Can't Get It
|Sep 13 – Oct 11, 2013
Hajnalka Tarr’s works are experiments in capturing the ever-changing concept of art, as well as in expressing her own personality and artistic attitude through the filter of personal experience. The majority of her works are best characterized as projects, since, to her, the process of making art is at least as important as the resulting artwork.
The material featured in her exhibition entitled Can't Get It engages the problem of subjective attention, interpretation, and perception versus reality: where is the meeting point between the subject and the world of phenomena? Things and what we think about them are not one and the same; the dimension of forms as perceived by our senses generates the thoughts we experience as reality. The exhibited works aim to explore the spectrum that ranges from the reflex for direct, intellectual interpretation – which operates with definitions – to intuitive cognition.
In her displayed works, Hajnalka Tarr utilizes tools that, according to consensus, serve the description and interpretation of reality. The central piece of the exhibition is a butterfly collection consisting of 12 boxes (80x100 cm each), whose variously shaped “specimens” are cut-outs from the pages of the Concise Hungarian Explanatory Dictionary. A dozen boxes together form a sentence made of butterflies: “Can’t get it”. The work points to the nature of the phenomenal plane – because of its constant changeability and conditioned quality – as ungraspable along the lines of definitions and rational interpretation, even if these methods are necessary and of great use to us in finding our way in the world. In speaking of her work, Hajnalka Tarr points out: “Rational interpretation in itself is unsuitable for grasping things in their wholeness just as collecting butterflies and impaling them on pins will not cause us to possess “butterfliness”.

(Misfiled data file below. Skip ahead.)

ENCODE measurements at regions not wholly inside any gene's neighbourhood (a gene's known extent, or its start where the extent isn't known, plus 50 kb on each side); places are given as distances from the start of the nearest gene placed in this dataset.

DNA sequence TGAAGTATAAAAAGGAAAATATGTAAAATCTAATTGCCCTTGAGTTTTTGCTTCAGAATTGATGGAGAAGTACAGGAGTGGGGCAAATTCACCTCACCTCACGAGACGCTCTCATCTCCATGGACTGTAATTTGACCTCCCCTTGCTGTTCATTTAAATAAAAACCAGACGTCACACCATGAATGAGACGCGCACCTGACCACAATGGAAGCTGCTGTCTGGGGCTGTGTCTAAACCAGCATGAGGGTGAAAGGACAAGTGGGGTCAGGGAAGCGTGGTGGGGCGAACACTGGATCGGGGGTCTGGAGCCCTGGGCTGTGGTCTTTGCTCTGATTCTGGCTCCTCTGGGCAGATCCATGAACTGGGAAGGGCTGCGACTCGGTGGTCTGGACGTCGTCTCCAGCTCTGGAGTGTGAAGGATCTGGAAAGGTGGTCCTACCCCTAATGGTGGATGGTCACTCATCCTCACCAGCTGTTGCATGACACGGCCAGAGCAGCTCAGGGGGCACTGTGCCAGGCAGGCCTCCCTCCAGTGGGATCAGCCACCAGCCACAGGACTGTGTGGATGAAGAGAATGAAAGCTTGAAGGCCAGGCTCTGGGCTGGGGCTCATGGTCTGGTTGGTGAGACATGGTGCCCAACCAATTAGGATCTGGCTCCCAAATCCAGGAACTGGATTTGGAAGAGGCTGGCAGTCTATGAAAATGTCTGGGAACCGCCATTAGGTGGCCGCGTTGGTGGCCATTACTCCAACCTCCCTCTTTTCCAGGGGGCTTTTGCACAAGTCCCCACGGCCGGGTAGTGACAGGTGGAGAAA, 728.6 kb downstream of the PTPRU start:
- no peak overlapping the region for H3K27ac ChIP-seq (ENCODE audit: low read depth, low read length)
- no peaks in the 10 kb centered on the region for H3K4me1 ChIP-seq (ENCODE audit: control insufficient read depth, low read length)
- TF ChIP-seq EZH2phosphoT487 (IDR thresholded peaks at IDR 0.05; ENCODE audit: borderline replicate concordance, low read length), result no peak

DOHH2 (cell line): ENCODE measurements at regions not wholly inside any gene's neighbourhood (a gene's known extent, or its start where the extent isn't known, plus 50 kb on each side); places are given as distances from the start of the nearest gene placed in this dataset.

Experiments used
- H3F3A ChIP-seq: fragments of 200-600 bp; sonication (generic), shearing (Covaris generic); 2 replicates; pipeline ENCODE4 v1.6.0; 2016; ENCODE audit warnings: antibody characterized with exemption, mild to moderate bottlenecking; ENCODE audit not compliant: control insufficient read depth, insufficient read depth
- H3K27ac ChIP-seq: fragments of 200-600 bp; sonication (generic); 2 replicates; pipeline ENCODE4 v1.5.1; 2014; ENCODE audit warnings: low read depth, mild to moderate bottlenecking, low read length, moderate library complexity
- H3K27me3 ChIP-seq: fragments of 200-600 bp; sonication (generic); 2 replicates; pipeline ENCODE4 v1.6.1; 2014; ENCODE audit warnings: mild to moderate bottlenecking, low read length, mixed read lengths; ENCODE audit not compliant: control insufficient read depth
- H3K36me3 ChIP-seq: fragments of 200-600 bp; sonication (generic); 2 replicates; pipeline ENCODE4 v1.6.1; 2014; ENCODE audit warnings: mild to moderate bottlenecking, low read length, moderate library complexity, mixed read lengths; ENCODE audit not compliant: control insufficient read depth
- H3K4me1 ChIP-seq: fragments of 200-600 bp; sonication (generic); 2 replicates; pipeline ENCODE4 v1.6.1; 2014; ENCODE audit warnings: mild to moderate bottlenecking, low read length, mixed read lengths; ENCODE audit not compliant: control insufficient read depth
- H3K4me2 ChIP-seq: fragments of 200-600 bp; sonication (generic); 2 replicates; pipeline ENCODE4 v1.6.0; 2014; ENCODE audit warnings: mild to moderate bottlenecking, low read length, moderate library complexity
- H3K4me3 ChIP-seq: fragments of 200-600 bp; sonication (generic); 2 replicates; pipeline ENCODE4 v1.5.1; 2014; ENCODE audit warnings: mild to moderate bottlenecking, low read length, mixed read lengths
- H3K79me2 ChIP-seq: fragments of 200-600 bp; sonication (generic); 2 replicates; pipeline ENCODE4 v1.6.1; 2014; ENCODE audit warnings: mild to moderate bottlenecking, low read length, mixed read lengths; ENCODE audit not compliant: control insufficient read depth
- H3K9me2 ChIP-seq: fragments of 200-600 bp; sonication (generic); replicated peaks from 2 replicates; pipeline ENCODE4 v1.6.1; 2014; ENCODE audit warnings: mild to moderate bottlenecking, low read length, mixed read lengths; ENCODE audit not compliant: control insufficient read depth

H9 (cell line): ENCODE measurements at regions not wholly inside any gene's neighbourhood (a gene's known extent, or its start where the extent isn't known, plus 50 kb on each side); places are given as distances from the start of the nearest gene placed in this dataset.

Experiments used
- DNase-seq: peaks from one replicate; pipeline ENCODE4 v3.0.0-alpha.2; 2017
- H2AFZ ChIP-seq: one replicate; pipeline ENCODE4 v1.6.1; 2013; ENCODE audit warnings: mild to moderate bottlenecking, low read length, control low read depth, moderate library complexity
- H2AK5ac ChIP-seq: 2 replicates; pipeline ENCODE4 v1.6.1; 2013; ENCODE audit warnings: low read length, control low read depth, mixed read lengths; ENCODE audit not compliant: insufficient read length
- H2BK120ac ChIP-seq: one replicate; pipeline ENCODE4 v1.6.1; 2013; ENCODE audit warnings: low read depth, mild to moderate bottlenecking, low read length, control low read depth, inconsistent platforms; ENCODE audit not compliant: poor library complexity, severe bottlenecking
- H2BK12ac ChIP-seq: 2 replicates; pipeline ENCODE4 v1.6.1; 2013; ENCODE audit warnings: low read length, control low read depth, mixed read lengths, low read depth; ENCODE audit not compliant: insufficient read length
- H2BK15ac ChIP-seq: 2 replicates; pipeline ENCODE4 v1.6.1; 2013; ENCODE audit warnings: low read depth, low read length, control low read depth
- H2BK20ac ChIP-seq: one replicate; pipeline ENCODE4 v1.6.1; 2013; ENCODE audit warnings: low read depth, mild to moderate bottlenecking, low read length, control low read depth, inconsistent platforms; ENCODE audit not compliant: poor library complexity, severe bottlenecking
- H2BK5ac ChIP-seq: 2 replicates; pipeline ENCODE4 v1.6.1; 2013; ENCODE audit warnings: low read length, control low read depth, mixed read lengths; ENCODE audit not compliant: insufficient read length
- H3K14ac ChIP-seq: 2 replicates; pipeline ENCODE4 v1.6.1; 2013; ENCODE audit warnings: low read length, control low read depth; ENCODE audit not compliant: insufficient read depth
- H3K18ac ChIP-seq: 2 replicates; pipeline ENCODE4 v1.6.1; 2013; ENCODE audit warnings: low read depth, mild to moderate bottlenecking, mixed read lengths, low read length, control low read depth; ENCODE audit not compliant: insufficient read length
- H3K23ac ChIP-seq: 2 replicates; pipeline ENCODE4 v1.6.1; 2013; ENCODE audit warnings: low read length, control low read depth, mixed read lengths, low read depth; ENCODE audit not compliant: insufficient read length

The other tool employed by Hajnalka Tarr in her representation of rationality is geometry. In her 16-piece series entitled Subjective Reality Structures, she combines the objectivity of the line and the point with a photograph depicting the sea. The 16 pieces of the series and the drawing created by bringing them together constitute the artist’s structural model of how we know the things of reality. The sea as a thing also comprises the subject of further examination as the theme of two other works in the exhibition: the aforementioned photo of the sea was also used as the raw material for a woven picture and is also featured on the cards of a tarot deck. Given that the sea is a culturally loaded concept, whose definability is rather problematic, as all of its properties (colour, shape, size) comes from the outside, it is a highly suitable theme for Hajnalka Tarr’s purposes of presenting it not only as the subject but also the symbol, of exploration.
Supported by: NKA